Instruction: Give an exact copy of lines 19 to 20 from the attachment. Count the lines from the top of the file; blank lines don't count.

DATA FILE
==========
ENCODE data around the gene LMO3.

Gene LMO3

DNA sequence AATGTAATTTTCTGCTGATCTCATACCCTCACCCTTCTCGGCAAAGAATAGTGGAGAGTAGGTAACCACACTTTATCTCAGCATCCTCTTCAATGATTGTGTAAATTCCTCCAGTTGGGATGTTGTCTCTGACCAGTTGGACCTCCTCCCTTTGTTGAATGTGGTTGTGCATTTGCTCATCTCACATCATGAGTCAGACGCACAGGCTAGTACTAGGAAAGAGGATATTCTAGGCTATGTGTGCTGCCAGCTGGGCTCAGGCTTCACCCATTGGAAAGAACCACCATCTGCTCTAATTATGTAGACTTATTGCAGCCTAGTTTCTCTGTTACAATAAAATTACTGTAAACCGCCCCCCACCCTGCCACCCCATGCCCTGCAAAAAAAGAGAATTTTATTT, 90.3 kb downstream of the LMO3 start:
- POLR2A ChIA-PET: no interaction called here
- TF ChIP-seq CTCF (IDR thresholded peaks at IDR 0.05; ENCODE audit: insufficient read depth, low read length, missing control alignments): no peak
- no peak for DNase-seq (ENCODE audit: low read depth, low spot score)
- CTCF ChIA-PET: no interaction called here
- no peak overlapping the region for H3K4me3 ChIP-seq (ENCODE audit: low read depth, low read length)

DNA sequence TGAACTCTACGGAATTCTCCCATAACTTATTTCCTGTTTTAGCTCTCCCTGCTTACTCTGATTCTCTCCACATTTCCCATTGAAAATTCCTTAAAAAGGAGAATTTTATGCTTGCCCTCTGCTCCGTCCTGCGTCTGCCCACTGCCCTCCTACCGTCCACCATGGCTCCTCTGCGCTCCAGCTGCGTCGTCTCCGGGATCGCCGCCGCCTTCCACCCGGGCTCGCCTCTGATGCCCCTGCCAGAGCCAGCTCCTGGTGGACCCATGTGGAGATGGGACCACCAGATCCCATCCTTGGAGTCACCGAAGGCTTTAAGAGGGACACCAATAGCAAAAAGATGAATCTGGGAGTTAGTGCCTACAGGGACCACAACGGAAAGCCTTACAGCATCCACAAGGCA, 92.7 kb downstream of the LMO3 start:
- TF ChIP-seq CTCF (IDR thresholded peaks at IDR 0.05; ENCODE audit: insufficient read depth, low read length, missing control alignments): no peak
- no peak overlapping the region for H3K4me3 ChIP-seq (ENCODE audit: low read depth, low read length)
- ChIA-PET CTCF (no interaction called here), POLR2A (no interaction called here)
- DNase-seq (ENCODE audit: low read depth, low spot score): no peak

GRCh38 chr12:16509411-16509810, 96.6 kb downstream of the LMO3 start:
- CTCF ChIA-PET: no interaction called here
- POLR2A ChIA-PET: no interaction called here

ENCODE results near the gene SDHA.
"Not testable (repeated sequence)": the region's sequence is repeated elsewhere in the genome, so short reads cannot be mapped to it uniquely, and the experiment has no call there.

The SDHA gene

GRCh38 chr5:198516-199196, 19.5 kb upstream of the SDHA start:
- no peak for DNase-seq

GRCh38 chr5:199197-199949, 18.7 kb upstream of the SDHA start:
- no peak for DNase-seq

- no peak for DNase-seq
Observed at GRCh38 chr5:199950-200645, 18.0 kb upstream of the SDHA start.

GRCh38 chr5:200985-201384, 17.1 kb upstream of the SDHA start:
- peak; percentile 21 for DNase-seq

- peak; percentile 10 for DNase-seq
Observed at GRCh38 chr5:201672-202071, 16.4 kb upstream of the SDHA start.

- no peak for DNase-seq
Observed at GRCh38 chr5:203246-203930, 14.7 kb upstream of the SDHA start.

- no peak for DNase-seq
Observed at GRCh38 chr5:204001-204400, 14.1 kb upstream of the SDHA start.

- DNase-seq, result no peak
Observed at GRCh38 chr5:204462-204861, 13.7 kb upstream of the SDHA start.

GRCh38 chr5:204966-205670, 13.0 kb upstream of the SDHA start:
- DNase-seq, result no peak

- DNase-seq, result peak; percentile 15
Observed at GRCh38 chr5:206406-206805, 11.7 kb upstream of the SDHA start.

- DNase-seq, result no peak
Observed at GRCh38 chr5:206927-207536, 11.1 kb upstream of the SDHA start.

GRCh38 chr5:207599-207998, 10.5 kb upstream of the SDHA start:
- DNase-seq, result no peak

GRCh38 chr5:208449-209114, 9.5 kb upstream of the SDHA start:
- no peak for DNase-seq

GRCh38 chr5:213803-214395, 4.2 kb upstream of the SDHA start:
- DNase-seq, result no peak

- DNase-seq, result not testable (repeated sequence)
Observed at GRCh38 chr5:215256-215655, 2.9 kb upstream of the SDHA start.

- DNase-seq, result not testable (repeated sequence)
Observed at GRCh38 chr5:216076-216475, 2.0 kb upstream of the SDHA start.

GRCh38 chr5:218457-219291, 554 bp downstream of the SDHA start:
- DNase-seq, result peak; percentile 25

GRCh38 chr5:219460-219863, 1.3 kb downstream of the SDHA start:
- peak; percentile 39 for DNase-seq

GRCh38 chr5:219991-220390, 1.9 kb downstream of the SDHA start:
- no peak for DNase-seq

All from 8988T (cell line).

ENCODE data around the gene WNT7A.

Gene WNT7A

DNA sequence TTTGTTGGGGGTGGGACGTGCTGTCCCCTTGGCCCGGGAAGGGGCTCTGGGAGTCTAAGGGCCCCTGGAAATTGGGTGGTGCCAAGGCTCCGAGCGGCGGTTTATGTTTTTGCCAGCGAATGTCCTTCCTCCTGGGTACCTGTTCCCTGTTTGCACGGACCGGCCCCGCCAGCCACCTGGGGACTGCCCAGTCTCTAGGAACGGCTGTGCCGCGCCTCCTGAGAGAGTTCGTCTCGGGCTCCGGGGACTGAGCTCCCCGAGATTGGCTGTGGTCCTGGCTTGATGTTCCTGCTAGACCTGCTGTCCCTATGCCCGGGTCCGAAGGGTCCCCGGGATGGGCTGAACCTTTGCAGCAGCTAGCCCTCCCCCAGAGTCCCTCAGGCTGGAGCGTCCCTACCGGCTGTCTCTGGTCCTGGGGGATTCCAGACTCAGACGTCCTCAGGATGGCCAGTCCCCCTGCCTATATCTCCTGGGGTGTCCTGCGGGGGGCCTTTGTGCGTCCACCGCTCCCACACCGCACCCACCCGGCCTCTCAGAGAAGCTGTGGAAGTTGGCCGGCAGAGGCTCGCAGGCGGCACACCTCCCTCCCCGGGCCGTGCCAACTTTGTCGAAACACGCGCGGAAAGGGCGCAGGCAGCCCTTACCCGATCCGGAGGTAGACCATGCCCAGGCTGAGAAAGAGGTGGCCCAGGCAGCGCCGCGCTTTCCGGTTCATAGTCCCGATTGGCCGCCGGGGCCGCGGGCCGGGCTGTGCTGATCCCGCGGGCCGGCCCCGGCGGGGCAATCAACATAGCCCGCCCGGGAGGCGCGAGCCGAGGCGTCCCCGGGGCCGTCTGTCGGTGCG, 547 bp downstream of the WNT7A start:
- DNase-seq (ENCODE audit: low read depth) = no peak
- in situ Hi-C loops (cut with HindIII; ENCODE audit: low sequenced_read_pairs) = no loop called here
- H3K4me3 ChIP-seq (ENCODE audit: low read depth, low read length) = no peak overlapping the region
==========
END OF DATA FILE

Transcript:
The SDHA gene

GRCh38 chr5:198516-199196, 19.5 kb upstream of the SDHA start: